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Biodiversity Blog


Dr. Eric Pianka (1939-2022)

Pinaka photo office
 Photo: Larry Gilbert

Dr. Eric Rodger Pianka was an evolutionary ecologist of enormous influence who spent his life studying lizards. Nicknamed “The Lizard Man,” his research covered a broad range of topics pertaining to the ecology, biology, and evolution of lizards, including rarity and responses to fire. His work contributed to the understanding of ecology, population growth, and evolution. He is considered by colleagues to have been one of the last explorer-naturalists, biologists who spent great amounts of time in the field similar to the lives of many 19th century naturalists.

Pianka was born in the shadow of Mount Shasta in Hilt, Siskiyou County, along the California-Oregon border. His love of lizards began at the age of six, and in his early teens he suffered an injury from the accidental explosion of a bazooka shell. It was an injury that forever altered his mobility, but he saw it as a character-building event that gave him a can-do approach to rigorous challenges in the field.

Pianka graduated from Carleton College in 1960 with a B.A. in Biology. He earned his Ph.D. from the University of Washington, Seattle, in 1965. He did postdoctoral work with the eminent ecologist Robert MacArthur at Princeton University. In the summer of 1968, Pianka accepted an assistant professorship at the University of Texas at Austin where he would stay until his retirement in 2020. During his 52 years of service to UT, he taught dozens of courses in ecology to thousands of undergraduate students and hundreds of graduate students and postdocs. Some of these individuals would themselves become leaders in their fields, such as Kirk Winemiller at Texas A&M and Raymond Huey at the University of Washington.

When Pianka was just starting his career, ecology and evolution were two largely separate areas of research. In his 1973 book Evolutionary Ecology, Pianka tried to merge the two fields by revealing ways evolution impinges on ecology and how ecology influences evolutionary patterns. This was new for its time and influenced many scientists to think differently about biological diversity.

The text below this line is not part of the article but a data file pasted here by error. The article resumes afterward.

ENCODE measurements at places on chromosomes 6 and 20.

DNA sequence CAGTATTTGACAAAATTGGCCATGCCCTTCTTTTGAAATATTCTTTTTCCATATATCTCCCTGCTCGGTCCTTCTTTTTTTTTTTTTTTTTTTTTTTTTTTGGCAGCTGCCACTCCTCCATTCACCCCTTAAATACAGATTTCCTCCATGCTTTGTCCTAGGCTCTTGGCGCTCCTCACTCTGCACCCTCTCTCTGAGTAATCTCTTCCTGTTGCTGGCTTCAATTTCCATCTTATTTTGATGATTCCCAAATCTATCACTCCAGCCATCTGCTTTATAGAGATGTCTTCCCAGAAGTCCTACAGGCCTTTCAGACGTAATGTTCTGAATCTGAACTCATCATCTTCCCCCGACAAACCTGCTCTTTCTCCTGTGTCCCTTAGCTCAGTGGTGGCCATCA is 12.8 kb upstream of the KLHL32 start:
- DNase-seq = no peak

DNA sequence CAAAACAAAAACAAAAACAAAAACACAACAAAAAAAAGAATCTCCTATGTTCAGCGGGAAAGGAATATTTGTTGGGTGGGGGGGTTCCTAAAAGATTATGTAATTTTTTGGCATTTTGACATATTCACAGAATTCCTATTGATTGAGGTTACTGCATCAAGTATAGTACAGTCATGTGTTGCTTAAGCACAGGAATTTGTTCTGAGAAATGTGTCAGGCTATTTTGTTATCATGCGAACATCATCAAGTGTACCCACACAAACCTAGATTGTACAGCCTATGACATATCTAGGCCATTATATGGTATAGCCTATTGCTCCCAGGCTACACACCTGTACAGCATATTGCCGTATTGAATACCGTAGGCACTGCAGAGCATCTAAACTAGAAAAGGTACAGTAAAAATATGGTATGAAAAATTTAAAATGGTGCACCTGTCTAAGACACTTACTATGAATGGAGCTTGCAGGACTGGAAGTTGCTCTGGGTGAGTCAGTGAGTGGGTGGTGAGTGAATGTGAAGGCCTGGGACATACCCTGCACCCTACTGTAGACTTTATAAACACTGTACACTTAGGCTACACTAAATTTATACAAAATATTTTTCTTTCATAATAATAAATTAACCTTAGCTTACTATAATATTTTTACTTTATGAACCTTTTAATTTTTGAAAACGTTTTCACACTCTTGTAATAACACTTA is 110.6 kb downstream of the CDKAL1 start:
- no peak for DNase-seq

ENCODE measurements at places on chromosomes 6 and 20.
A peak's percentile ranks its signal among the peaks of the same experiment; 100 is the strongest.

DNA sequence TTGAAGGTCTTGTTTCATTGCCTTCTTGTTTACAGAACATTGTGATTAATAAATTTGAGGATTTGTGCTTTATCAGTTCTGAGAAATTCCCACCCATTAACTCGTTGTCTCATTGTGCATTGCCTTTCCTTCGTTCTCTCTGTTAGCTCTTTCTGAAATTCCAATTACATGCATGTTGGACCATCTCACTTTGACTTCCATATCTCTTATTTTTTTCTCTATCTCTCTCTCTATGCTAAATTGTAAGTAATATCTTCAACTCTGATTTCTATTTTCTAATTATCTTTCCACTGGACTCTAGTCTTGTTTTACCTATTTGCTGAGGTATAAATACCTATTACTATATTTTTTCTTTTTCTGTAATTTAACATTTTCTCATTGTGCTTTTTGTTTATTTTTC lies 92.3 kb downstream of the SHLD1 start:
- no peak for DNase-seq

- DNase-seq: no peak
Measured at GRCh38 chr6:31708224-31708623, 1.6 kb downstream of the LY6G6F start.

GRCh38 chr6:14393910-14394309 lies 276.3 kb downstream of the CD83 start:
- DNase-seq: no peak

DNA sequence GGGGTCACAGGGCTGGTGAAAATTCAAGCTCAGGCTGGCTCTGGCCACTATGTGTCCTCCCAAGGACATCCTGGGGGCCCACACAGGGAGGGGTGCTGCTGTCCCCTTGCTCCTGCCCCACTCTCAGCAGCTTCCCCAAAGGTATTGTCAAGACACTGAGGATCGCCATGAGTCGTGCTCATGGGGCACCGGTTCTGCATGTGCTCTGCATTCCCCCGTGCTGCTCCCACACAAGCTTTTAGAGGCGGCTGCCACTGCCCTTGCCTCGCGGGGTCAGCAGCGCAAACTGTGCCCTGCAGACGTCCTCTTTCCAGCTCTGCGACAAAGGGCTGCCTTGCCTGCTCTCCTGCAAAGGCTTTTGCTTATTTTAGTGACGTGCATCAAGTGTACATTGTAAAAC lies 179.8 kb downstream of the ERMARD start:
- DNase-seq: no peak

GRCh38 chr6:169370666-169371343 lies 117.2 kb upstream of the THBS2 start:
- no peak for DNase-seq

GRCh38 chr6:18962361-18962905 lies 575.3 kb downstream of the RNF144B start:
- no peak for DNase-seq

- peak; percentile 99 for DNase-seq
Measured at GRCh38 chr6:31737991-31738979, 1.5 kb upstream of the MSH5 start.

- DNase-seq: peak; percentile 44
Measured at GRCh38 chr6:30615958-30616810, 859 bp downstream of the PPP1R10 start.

Pianka’s love of being in the field took him to some challenging locations to study the ecology of desert lizards, including the Kalahari Desert and the Australian Outback.

Pianka published approximately 150 scientific papers. In 1986, he was endowed the prestigious lifetime Denton A Cooley Centennial Professor of Zoology Chair. His honors are numerous, some of which include Guggenheim Fellow (1980), American Association for the Advancement of Science Fellow (1981), Denton A. Cooley Centennial Professor (1986), Fulbright Senior Research Scholar (1990), and being elected a member of the American Academy of Arts and Sciences (2014). Pianka received the 2006 Distinguished Texas Scientist Award from the Texas Academy of Science. In 2015, he received the Eminent Ecologist Award, the highest award of the Ecological Society of America.

Pianka was also a devoted father and grandfather. On September 12, 2022, he died peacefully in his home in the Texas Hill Country, in the house he built along Flat Creek in Blanco County. He was predeceased by one daughter, Karen Pianka, and three siblings (Michael Pianka, Jeannine Shepard and Nicholas Pianka) and is survived by his daughter, Gretchen Pianka, and three grand-children.

Eric Pianka pioneered community-based biodiversity studies. His active career at UT Austin and sojourns in deserts of the world studying lizards will be missed by all who value natural history and wild nature on planet Earth.

A longer article on Pianka's life and work can be found here under our Infliuential People in Biodiversity series.

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